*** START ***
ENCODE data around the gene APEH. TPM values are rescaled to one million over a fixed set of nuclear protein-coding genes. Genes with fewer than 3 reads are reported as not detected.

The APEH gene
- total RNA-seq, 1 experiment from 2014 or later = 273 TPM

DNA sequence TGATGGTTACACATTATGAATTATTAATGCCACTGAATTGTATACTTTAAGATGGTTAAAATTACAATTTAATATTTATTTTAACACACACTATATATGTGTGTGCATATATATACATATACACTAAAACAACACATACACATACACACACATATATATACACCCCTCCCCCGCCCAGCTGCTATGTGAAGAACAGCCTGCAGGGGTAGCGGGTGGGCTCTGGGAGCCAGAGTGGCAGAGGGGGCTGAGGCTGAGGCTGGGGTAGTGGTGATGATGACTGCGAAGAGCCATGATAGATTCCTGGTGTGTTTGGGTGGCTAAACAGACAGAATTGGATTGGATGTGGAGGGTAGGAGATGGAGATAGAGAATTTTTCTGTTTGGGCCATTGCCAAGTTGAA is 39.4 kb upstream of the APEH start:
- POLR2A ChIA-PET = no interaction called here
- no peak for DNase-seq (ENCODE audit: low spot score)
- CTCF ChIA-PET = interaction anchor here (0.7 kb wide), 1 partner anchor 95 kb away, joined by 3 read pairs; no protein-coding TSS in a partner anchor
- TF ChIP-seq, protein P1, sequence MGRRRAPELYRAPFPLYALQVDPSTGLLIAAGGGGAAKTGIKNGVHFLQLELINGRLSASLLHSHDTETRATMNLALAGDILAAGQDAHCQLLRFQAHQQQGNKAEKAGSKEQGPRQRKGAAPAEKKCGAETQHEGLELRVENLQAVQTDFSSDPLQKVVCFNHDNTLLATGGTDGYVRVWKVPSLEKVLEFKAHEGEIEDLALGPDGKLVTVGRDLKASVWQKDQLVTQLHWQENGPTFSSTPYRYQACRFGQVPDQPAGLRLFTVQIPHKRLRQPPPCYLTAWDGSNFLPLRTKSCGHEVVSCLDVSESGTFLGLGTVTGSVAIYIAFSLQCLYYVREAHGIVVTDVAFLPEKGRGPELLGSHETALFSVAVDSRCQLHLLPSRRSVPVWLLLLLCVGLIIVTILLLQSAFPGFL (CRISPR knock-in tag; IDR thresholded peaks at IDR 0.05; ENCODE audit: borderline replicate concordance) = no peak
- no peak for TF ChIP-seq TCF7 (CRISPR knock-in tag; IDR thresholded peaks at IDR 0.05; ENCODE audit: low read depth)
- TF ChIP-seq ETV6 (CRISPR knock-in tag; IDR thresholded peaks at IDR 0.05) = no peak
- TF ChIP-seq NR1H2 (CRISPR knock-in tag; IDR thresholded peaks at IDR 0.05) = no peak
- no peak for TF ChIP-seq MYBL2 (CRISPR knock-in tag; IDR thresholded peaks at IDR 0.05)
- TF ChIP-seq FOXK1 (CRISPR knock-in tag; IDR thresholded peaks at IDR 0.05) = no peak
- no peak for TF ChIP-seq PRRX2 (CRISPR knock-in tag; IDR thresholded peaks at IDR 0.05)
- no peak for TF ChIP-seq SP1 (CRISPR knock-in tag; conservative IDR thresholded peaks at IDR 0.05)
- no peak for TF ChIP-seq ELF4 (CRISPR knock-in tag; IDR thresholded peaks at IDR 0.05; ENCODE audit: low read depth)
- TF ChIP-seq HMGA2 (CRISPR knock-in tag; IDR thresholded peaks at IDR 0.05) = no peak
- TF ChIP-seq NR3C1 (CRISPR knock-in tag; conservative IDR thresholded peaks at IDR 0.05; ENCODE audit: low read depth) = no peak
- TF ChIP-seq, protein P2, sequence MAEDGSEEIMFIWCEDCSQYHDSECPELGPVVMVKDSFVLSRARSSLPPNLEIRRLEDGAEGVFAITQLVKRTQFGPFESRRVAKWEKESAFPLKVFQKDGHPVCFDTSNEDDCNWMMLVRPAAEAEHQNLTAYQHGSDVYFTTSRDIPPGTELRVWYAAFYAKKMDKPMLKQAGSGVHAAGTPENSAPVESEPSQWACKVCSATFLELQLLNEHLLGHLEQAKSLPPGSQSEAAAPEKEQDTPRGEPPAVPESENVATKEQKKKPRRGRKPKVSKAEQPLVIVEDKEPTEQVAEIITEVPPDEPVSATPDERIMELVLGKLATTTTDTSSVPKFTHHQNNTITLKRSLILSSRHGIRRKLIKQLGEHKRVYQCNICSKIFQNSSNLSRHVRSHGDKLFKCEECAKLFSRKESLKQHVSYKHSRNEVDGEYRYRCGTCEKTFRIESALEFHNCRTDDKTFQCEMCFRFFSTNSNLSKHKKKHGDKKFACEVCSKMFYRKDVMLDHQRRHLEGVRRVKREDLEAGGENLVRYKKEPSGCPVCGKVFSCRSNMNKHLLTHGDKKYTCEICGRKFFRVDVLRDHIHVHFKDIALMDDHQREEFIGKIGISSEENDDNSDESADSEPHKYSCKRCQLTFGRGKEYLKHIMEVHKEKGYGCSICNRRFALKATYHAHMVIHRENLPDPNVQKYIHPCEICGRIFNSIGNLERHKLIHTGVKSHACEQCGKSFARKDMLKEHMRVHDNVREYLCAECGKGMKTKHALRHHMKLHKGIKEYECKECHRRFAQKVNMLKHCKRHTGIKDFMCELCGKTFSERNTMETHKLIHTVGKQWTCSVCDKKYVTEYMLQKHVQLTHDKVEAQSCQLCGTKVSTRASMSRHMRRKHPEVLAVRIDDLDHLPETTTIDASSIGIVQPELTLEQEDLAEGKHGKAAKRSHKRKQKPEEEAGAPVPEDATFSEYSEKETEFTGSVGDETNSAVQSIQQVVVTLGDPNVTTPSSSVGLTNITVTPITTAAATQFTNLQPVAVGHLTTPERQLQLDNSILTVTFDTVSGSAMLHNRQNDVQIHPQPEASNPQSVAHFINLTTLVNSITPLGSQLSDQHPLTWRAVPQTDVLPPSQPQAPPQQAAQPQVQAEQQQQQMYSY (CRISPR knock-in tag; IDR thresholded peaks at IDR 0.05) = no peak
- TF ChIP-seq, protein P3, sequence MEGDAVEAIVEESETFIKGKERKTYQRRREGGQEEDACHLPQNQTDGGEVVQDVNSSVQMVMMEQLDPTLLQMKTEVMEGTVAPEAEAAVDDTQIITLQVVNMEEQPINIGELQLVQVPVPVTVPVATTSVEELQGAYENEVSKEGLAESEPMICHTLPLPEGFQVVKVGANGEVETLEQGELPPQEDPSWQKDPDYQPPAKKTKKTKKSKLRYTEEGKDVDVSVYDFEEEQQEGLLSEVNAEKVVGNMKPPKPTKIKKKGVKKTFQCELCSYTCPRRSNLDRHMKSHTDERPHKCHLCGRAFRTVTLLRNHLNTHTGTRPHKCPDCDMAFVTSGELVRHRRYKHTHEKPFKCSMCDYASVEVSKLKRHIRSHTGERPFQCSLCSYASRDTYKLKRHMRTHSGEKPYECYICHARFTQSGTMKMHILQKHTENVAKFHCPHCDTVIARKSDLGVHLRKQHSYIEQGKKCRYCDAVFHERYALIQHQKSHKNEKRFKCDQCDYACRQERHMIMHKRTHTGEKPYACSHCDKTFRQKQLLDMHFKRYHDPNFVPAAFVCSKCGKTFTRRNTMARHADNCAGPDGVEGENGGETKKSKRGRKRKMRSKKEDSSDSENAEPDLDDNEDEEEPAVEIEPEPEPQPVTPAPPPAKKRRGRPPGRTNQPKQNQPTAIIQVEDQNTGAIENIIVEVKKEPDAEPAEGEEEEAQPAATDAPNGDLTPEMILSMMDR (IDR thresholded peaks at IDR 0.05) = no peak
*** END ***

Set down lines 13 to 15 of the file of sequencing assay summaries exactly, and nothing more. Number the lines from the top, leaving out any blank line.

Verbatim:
- TF ChIP-seq FOXK1 (CRISPR knock-in tag; IDR thresholded peaks at IDR 0.05) = no peak
- no peak for TF ChIP-seq PRRX2 (CRISPR knock-in tag; IDR thresholded peaks at IDR 0.05)
- no peak for TF ChIP-seq SP1 (CRISPR knock-in tag; conservative IDR thresholded peaks at IDR 0.05)